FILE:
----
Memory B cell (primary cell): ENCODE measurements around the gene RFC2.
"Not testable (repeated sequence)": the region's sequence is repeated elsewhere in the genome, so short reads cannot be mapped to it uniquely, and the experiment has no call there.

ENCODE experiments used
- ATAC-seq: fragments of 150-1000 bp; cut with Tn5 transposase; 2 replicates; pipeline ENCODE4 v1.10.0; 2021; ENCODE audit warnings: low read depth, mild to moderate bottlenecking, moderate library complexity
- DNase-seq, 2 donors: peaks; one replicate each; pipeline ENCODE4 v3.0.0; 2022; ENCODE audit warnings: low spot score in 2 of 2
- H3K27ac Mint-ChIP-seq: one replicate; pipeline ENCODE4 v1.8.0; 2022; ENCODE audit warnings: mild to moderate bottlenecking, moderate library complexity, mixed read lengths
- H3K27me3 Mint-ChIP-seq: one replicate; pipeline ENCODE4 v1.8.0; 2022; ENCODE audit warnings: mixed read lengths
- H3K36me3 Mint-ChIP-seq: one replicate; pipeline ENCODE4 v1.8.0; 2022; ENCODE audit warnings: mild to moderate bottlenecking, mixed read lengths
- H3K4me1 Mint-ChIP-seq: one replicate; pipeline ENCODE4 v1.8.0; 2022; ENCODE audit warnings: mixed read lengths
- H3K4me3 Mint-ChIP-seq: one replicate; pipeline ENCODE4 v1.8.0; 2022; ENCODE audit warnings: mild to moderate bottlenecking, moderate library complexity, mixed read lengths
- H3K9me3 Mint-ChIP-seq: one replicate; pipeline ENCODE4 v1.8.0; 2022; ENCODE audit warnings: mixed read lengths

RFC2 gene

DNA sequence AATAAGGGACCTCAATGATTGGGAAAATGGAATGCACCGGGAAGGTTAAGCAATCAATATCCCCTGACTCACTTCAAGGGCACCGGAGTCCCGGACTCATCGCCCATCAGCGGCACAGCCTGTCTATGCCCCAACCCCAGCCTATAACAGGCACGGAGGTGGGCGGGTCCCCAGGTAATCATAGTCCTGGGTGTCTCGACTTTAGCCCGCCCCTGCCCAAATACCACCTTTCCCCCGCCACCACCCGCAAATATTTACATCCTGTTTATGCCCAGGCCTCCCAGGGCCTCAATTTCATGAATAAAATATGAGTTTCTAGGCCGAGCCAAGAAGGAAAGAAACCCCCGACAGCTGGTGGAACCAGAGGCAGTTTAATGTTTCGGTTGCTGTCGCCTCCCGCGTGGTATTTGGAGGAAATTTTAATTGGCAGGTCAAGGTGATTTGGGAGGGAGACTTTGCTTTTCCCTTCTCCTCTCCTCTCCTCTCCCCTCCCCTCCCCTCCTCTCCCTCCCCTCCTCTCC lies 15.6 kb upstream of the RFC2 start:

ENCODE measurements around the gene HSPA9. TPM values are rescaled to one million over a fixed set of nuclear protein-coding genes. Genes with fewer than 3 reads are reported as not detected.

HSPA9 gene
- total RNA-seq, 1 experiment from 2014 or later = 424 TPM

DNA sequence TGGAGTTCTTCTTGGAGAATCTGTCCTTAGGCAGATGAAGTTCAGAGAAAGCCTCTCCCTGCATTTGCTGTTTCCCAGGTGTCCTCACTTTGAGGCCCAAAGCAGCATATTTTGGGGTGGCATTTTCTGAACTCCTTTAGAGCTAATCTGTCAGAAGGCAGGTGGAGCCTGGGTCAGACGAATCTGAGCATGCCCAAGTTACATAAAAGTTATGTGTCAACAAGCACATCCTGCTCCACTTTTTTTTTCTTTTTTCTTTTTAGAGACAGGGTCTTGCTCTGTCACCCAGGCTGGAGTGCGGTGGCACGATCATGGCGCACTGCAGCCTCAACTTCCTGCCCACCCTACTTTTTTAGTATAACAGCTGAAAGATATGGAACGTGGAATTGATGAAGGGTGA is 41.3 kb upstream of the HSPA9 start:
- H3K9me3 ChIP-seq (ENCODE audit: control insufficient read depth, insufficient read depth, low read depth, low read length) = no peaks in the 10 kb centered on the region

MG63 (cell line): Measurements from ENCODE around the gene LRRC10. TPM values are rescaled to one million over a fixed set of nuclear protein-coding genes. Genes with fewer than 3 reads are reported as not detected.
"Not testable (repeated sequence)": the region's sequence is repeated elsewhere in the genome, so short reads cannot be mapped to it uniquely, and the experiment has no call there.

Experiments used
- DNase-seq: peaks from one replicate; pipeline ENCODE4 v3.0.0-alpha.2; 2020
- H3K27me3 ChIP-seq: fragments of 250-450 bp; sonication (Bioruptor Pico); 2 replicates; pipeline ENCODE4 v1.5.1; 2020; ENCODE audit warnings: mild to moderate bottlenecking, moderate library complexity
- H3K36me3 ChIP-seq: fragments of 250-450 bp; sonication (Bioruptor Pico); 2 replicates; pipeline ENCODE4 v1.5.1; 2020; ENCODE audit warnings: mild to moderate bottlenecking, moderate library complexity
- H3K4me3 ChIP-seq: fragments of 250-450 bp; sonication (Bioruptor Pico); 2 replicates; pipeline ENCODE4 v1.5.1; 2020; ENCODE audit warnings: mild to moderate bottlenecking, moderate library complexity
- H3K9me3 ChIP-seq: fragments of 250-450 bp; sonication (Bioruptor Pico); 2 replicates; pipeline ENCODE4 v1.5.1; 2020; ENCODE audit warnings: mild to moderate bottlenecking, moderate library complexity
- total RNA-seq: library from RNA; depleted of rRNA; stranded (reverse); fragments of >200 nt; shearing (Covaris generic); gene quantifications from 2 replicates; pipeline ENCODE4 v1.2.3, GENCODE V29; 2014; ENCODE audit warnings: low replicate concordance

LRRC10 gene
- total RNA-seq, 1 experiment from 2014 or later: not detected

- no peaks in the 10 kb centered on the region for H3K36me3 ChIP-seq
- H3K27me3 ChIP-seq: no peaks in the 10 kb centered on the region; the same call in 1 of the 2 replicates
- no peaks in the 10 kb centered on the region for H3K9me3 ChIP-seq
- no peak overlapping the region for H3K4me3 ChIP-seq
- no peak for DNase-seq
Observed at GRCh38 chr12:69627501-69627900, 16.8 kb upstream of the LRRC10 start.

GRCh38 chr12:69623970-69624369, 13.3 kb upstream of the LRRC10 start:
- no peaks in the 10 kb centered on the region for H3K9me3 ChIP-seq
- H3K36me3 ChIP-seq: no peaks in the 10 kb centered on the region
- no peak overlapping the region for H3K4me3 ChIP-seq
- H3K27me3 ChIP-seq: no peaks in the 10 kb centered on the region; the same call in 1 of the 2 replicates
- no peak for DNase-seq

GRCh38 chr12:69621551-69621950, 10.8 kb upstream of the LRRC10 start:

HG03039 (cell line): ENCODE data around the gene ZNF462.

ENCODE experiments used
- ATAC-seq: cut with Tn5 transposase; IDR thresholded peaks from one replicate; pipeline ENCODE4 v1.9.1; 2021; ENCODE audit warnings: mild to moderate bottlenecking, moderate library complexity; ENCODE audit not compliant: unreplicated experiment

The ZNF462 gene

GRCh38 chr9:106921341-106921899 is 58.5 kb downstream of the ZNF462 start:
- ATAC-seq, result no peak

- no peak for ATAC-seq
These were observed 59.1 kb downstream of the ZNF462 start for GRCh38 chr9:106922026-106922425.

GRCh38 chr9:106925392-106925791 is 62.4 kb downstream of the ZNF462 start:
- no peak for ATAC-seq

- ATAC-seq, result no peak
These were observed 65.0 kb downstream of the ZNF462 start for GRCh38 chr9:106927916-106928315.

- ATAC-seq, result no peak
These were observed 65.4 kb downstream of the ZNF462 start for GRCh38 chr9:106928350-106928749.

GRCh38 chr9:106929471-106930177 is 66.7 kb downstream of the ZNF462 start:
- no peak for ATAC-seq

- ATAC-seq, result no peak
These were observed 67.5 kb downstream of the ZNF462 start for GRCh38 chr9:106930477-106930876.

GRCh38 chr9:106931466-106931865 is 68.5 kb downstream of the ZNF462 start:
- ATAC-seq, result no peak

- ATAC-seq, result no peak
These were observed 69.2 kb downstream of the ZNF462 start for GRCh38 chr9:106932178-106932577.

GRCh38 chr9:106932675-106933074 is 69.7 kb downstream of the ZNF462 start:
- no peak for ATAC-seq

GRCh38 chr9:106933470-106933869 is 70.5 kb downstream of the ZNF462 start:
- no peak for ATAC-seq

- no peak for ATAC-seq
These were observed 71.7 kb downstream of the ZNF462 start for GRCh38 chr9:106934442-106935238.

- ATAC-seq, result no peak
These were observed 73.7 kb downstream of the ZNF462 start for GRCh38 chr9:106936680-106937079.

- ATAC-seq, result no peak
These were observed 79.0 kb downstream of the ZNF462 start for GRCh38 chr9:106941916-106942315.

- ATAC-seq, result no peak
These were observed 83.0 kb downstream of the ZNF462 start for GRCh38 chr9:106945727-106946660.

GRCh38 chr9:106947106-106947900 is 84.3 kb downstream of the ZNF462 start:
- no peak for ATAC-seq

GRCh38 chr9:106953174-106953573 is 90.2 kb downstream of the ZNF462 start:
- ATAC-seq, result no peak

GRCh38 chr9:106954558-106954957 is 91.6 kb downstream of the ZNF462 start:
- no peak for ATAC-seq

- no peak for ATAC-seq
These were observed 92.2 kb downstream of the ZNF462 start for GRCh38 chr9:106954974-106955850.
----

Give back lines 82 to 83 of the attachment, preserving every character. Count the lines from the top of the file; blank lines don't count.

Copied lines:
- no peak for ATAC-seq

- no peak for ATAC-seq